The zip code surrounding Nostrand and Fulton Avenues is 86 percent black, New York City’s largest non-white community. Camilo José Vergara

Camilo José Vergara takes his camera to Brooklyn’s Bed-Stuy neighborhood.

Editor’s note: This is the latest installment of Camilo José Vergara’s Crossroads project. Previous stories covered Newark’s “Four Corners” and the Bronx’s “Hub.

West Indian, African, African American, and Latino cultures converge at the intersection of Nostrand Avenue and Fulton Street in Brooklyn’s zip code 11216. This part of the borough’s Bedford-Stuyvesant neighborhood is 86 percent black, making it New York City’s largest non-white community and the cultural center of Brooklyn’s African American population.

In spite of a wave of gentrification in recent years, Caribbean culture continues to dominate; Fulton Cultural sells special soaps and candles believed to ensure protection, prosperity, successful court cases, and love; Golden Krust Caribbean Bakery, whose motto is “Be Jamaican, Buy Jamaican,” displays the Jamaican flag above its entrance.

(Camilo José Vergara)

Within a block of the intersection along Fulton Street, a ten story residential building is nearing completion, and a vacant lot where the famous Slave 1 Theater (demolished in 2014) once stood is awaiting construction. Also on the intersection are two empty storefronts. One of them, Zim Entertainment Outlet sold African Movies and phone calling cards, the other Futa Toro, a gift shop named after a region around the Senegal River, sold clothing and bags. They were recently sold and will likely be upgraded to higher end retail stores.

(Camilo José Vergara)

A former Trini Roti is now a Jamaican jerk chicken restaurant. No pork products are sold at Abir Halal a popular Bangladeshi restaurant. Chung Market sells American and French products to a West Indian and Senegalese clientele. Le Paris Dakar, a French coffee shop known for its crepes, quiches, and omelettes, could be mistaken for a sign of gentrification but the proprietor is Senegalese. The six-year-old business is listed in BKLYNER as one of 37 Black owned coffee shops in the borough.

(Camilo José Vergara)

On the sidewalk, men in fancy attire sell small vials of skin products that they carry in bandolier belts across the chest. A street vendor sells baby turtles, Latina women sell ice cream, various men pass leaflets advertising tax preparation services. A t-shirt on a street preacher proclaims “Allah Is The Creator.” Another one states “The Black Man Is God,” as first claimed in the 1960s by Clarence 13 X, founder of the Five Percent Nation. NYPD and store video cameras record the street activity.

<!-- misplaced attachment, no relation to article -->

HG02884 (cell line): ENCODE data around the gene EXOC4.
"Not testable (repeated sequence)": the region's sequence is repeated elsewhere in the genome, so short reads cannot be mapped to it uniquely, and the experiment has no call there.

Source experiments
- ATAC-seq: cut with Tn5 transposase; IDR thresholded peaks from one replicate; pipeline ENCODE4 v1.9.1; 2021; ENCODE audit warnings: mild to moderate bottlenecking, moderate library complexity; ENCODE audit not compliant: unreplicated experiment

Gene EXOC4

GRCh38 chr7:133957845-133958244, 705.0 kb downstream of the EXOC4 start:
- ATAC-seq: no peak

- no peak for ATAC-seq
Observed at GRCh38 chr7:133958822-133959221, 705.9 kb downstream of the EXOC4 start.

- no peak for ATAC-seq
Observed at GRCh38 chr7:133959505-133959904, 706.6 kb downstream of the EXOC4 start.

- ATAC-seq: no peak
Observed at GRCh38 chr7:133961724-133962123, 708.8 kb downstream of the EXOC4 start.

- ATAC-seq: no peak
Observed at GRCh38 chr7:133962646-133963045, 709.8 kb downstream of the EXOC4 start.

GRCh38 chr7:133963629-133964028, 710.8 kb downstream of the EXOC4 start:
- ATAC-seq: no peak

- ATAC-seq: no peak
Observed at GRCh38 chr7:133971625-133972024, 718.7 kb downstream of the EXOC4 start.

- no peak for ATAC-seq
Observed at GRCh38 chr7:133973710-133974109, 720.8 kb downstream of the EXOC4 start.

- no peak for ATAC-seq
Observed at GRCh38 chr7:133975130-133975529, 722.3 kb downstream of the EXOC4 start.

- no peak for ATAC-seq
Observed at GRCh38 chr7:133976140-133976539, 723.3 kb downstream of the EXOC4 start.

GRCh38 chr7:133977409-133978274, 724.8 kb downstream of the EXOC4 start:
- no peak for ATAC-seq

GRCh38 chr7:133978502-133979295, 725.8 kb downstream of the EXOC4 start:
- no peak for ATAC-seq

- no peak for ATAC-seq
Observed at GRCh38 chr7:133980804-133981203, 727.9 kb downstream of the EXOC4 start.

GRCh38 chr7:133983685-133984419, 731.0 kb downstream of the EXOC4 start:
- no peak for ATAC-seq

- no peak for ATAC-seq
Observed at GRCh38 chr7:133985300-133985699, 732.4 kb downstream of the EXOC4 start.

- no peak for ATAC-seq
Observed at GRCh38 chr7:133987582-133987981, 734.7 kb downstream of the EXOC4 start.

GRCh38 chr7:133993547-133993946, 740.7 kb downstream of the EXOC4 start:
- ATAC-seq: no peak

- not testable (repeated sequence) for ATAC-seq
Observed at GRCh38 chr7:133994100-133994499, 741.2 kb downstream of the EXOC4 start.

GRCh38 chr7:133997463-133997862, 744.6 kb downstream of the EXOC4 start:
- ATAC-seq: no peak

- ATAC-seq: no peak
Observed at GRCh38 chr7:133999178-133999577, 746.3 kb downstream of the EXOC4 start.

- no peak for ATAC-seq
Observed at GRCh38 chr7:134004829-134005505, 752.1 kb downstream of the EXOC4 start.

(Camilo José Vergara)

Much to my surprise, I encountered two Korean owned stores on Fulton Street which sell church suits and hats to black women. One of the stores, Dylan Lingerie and Jewelry, has a decal of the iconic Lion of Judah on its entrance. For a decade, these colorful stores have been selling clothes that help define Black culture.

Black dandies are easily spotted wearing extraordinary fashions and hairstyles. One tall man wears bright yellow African robes and a Kunte Kinte cap, another wears a complete Chicago Bulls outfit that matches his dyed red beard. A serious-looking man, wearing all black attire with a silver cross on his chest and long dreadlocks, resembles a minister of a long disappeared religion. More than a few men are seen with long braids. Among adult women, burkas are popular, but I did not see men wearing Islamic attire.

(Camilo José Vergara)

I saw a young white man who stood out but appeared to feel at home as he crossed Fulton Street carrying his small blonde daughter on his shoulders and two Whole Foods shopping bags in his hands. His partner walking behind them carried three more Whole Foods bags. Through their presence, the young family seemed to be announcing a new era for the neighborhood.

About the Author

Most Popular

  1. Life

    The ‘Marie Kondo Effect’ Comes at a Weird Time for Thrift Stores

    Netflix’s hit show has everyone tidying up, but that's not the only reason second-hand stores are being flooded with donations.

  2. A photo of a DART light rail train in Dallas, Texas.
    Transportation

    What Cities Are Getting Wrong About Public Transportation

    Cities could get more people walking, biking, and riding transit, according to a new report, if they just know where to look for improvement.

  3. A photo of Seattle's Alaskan Way Viaduct
    Transportation

    As an Elevated Highway Closes, Seattle Braces for Traffic Hell

    By closing the Alaskan Way Viaduct, Seattle ushers in a period of short-term commuter pain for long-term waterfront redevelopment gain.

  4. A man carrying a young boy on his shoulders amid the fall foliage of New York's Central Park.
    Life

    Which U.S. Cities Have the Most Families With Kids?

    Spoiler alert: It’s simply not the case that families with kids have disappeared from urban America.

  5. Videos

    Why Are European Cities So Dense?

    It’s not just because they’re old.